If you are a person who notices detail, you may have realised that during the Easter Season there is no reading from the Old Testament in our Sunday Services. This isn’t a downgrading of the Hebrew Scriptures which are foundational to our Christian faith, but instead an elevation of the story of the young Christian church. During the Easter Season we hear each Sunday, and weekdays too if you come to a weekday Mass, portions of the Acts of the Apostles, the book that is part two of the Gospel of Luke.Continue reading
Last Sunday we kept the feast of the Conversion of Saint Paul. Here is the sermon from Mother Anne-Marie.
My very first car was a second hand Morris 1100 – solid, reliable and British. I had it for two years. Then I moved to London as a newly qualified social worker and realised I could get a loan for a brand new car. The job involved a lot of driving with visits to foster homes on the Kent Coast, therapeutic communities in the south west, and children’s homes in the Welsh mountains. I wanted something a bit more “trendy” than my Morris. Other social workers at the time drove Volkswagen Beatles or bone rattling Citroens. I wanted a bit more comfort that the Citroen deux chevaux, but I knew I wanted something foreign. I went for a Renault 5 – bright yellow it was – and so began my love affair with Renaults. Continue reading
You may have noticed that I didn’t post a sermon last week. That’s because I didn’t preach. However, the priest I live with did and she has now sent me her sermon so that I can post it for you.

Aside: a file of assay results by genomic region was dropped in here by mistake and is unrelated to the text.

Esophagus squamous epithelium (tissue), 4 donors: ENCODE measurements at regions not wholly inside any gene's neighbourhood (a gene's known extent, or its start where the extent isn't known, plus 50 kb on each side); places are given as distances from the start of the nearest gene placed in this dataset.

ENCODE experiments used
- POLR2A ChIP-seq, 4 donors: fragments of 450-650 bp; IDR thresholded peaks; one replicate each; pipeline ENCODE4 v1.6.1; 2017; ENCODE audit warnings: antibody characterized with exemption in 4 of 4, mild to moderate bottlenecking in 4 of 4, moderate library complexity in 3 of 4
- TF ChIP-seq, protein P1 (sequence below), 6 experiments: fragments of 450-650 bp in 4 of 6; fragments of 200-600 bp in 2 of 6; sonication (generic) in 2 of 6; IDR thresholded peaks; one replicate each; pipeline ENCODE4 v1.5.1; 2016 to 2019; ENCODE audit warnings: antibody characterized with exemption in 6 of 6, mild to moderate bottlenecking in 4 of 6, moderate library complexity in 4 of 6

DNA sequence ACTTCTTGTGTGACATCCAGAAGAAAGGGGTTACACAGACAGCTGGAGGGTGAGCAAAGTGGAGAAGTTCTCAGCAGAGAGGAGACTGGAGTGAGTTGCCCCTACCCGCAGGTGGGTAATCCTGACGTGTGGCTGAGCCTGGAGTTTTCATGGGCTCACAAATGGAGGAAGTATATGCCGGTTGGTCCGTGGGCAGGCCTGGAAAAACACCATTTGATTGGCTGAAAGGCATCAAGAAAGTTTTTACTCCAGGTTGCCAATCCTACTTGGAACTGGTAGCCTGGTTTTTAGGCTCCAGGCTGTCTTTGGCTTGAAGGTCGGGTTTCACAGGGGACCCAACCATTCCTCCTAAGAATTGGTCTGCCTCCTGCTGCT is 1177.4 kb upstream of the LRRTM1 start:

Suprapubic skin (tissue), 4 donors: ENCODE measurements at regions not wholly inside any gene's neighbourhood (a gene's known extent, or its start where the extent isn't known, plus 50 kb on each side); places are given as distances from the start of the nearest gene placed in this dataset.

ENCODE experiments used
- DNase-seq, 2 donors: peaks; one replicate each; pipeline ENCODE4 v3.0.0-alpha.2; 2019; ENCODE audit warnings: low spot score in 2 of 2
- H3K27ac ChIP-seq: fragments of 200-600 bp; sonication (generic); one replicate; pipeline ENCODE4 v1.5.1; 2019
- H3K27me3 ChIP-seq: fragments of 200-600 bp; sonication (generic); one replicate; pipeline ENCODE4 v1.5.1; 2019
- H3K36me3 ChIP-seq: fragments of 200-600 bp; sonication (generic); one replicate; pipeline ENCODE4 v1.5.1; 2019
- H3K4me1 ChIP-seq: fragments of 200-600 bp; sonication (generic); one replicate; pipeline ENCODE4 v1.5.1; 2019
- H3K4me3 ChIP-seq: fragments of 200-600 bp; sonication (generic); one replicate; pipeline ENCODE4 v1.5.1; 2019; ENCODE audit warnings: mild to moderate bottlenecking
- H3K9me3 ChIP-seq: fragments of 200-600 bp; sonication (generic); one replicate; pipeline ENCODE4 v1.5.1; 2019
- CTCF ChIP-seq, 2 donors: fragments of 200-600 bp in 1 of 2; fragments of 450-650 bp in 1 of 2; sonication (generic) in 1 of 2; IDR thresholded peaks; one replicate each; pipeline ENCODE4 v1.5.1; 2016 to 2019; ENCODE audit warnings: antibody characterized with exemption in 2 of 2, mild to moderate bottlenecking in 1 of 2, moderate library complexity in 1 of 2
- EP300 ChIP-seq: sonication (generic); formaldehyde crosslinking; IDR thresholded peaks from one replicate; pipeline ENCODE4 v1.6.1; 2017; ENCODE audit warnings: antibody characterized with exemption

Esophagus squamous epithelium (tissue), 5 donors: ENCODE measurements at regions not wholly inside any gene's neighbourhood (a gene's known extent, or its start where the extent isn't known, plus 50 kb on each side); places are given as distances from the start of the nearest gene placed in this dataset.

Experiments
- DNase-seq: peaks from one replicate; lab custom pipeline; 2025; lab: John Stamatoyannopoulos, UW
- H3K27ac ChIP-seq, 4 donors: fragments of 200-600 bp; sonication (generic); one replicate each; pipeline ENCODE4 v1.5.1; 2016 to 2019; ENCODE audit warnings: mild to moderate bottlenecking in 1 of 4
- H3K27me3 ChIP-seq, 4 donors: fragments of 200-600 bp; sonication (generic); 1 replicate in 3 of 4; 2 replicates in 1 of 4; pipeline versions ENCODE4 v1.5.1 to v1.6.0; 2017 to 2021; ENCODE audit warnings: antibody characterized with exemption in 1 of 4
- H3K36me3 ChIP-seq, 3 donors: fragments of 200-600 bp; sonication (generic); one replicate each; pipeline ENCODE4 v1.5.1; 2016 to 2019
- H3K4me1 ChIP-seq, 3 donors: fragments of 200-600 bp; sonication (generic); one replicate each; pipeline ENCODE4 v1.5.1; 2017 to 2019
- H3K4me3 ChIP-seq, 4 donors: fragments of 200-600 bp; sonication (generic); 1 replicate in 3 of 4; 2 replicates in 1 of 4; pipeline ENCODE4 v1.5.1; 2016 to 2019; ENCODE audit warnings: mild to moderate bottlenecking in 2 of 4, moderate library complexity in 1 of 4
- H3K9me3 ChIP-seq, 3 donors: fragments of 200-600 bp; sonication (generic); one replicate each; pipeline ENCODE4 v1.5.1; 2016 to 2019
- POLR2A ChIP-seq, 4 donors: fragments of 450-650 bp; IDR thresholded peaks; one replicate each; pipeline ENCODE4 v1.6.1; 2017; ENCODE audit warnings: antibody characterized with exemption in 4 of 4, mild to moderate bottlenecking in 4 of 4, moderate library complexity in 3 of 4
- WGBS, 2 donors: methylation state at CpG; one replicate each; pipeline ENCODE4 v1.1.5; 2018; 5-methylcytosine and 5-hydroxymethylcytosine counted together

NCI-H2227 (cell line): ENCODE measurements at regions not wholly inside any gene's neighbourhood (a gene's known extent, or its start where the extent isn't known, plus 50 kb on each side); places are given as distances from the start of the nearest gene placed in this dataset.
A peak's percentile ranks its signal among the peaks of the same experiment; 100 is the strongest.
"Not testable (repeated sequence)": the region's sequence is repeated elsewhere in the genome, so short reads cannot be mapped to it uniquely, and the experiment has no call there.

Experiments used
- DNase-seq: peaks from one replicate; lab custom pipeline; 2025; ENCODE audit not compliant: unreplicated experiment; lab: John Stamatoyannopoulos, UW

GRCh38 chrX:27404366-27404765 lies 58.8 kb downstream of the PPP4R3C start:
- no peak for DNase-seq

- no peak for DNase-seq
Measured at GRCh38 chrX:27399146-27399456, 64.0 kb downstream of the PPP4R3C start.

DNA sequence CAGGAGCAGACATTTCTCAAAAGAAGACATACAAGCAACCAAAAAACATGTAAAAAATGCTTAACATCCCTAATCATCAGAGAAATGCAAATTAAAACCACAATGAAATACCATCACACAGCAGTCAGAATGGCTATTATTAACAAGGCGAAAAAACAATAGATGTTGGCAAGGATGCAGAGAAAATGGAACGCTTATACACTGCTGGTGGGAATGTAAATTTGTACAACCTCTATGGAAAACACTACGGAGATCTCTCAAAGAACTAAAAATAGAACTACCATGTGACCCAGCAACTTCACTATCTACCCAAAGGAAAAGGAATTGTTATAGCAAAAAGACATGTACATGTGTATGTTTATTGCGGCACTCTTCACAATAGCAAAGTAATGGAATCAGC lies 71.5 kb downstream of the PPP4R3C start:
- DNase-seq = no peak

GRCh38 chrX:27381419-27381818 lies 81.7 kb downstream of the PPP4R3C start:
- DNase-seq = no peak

Perhaps you were surprised this morning when you heard the gospel reading – surprised at its length. Apart from Holy Week when we read the passion gospels, it is the longest gospel you will get in the year. Well you may have been surprised at its length, but were you surprised at its content? This is a gospel story full of surprises. Perhaps for us as 21st Century Christians we miss some of those surprises. Continue reading
This Sunday I decided to major on the first reading from Acts – the conversion of Saint Paul – rather than the gospel reading. Here’s what I said.
Where would we be if Jesus had decided to do background checks, or even criminal record checks, on those he wanted to be his apostles? Would he have appointed them? Or would he have decided that they weren’t suitable candidates for the job?
After the resurrection the eleven – the original twelve minus Judas Iscariot – had been keeping their heads down because they were fearful of the Jewish authorities. Whether they had actually done anything that the authorities deemed to be criminally wrong we shall never know because Acts doesn’t tell us, but they may well have had their names on an official blacklist. Paul, of course, is a different matter. Paul – or Saul as he was originally known – was, to be blunt, not a particularly nice person when we first come across him. He is a religious zealot, hounding followers of Jesus and putting them to death simply because he didn’t agree with their religious beliefs. He wants every follower of Jesus off the streets. Continue reading